Based on its morphology, we assume that M. roaldi, like probably all Macrostylidae, can be regarded a soft-sediment dweller that is unlikely to climb or hold on to potential rafting structures like algae or sponges. Instead, it digs in the top layer of the sediment. Such behavior was observed only for M. spinifera by Hessler and Strömberg . Nevertheless, it is likely to be similar to other known species of the family on the basis of strong similarities in morphological features attributed to a burrowing or tubicolous lifestyle. Locomotory abilities are strongly correlated with morphology , . This assumption is further supported by other morphological  as well as sampling evidence , . We can hence regard rafting an implausible explanation for the wide distribution of M. roaldi. A drifting mode of dispersal, however, cannot generally be excluded. Brökeland  as well as Brix and co-workers  have shown that some janiroidean isopods must be capable to maintain connectivity between populations across long distances and physical (topographic) barriers. They found evidence for gene flow connecting two populations of a strictly non-natatory isopod from the South Atlantic abyss across a strong topographic barrier, the Walvis Ridge. Deep-sea currents have been suggested to facilitate migration and dispersal in abyssal benthic organisms , , , possibly even more benthic storms . Instead of individual movement, bottom currents and other erosion-deposition events on the shelf may be much more an important factor to realize dispersal beyond individual locomotory range by passive translocation with soft sediments . No morphological features have been identified in M. roaldi that could be related to active swimming. However, the cuticle of M. roaldi is translucent and therefore not heavily calcified. This characteristic might facilitate passive transport in bottom-water currents. Enhanced sampling effort and standardized application of integrative taxonomy (combining several sources of evidence, e.g. morphology and DNA) would help to clarify this picture.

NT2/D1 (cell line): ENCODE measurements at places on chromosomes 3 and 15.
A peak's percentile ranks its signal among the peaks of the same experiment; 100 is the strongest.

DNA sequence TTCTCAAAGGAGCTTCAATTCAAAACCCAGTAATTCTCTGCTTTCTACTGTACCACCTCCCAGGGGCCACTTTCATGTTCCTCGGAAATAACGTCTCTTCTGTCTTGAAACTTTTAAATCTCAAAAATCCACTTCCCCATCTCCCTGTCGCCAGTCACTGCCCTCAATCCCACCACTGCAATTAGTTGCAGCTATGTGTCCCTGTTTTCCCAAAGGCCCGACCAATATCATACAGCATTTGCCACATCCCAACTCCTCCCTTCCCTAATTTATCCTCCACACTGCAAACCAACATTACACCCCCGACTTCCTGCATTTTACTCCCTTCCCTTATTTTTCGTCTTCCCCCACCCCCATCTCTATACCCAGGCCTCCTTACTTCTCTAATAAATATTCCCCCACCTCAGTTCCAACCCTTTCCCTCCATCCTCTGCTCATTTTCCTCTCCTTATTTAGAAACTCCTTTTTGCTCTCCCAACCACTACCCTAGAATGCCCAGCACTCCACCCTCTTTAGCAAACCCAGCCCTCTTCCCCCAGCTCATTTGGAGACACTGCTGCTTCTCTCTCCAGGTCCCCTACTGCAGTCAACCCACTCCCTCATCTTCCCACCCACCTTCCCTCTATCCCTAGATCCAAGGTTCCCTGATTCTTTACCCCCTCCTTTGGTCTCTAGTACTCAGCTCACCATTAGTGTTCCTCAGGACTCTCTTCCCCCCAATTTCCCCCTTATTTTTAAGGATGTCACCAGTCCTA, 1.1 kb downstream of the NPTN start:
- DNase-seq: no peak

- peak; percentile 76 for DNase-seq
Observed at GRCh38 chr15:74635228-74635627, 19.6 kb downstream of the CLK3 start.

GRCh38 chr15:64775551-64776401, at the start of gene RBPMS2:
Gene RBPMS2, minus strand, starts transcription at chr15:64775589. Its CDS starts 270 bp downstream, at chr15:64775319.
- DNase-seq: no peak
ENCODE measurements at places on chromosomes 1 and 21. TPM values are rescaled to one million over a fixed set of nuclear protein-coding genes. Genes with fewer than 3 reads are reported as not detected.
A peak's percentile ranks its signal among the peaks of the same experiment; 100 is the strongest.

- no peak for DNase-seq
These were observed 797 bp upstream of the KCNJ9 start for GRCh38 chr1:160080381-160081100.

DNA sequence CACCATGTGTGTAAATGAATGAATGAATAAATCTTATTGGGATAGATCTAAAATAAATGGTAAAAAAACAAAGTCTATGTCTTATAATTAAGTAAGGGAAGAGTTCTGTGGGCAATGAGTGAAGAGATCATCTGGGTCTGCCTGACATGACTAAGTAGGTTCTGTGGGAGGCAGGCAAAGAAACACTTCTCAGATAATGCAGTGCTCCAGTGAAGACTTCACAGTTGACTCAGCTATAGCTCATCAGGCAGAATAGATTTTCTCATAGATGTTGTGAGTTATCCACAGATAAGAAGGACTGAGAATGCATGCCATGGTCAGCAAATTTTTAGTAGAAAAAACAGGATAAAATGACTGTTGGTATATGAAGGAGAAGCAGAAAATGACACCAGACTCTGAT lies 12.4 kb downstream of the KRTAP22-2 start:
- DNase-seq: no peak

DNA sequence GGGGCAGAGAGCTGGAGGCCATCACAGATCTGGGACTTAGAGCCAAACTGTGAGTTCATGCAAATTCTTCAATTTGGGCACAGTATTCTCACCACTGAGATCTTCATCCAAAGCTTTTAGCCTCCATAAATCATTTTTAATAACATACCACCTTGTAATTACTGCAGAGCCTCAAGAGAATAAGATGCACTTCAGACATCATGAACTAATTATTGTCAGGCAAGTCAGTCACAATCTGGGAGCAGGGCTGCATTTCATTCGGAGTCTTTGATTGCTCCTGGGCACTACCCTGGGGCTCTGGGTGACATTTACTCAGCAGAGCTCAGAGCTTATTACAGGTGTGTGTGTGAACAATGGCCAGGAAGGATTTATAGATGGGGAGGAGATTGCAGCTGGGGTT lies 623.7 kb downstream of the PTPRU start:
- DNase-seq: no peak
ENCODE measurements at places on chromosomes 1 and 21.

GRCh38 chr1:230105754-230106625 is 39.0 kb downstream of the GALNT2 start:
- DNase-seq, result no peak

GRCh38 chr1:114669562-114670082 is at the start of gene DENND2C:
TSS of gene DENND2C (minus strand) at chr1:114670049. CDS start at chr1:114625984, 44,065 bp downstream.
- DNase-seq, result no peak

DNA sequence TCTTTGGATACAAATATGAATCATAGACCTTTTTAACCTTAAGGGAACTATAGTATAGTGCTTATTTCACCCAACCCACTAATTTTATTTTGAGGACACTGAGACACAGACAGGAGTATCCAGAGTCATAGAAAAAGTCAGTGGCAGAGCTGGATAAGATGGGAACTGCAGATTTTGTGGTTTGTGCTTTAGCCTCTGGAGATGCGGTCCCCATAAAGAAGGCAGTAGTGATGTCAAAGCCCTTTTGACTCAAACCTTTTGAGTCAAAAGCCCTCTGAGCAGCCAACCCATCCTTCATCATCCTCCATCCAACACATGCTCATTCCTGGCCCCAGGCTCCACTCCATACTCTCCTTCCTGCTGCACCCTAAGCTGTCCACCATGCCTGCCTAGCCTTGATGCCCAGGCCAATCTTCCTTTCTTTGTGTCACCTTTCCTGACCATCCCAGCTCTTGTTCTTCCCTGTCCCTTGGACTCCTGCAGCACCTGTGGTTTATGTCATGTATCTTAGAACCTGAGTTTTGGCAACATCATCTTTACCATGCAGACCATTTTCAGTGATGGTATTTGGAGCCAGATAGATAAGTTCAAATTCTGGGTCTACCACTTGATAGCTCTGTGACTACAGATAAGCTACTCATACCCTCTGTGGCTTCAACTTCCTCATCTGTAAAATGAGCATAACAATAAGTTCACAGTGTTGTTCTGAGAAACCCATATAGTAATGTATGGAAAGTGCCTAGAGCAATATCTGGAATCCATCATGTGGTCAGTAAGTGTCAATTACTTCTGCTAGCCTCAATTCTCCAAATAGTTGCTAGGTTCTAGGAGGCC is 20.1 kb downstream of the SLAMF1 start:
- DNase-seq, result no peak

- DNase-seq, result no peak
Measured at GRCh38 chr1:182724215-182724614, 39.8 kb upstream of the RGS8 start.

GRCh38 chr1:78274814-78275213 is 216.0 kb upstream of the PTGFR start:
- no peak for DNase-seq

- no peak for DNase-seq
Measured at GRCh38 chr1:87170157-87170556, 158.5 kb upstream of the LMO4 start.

Across many benthic taxa in Antarctica, species have a wide distribution. Re-examinations by molecular means however, have often revealed a more complex picture. Species have been found to comprise several previously unrecognized lineages, ‘cryptic’ species or species complexes –, ,  (but see ). With two point mutations in the 12S and COI fragments and no variation at all in the 16S sequences across all M. roaldi samples, in our study molecular results are in accordance with morphological findings. The potential existence of cryptic species within the samples could be ruled out. The depth-differentiation hypothesis and the isolation-by-distance hypothesis could both be rejected. The homogenized gene pool across at least 1,000 m depth is an indicator for gene flow between shelf and slope. Beyond that, the lacking (mitochondrial) genetic diversity of M. roaldi in this area of the world cannot be explained by maintained gene flow alone. The assumption of a bottleneck scenario –, probably accompanied with slow mutation rates, and a relatively recent colonization is necessary to explain the observed pattern. The absence of nucleotide variation might thus still show the consequences of recolonization following the Last Glacial Maximum around 14,500 years ago . However, selective sweep  cannot be ruled out as an alternative explanation. This phenomenon is driven by maternally-transferred endosymbionts  causing selection to favor one mitochondrial variant over another.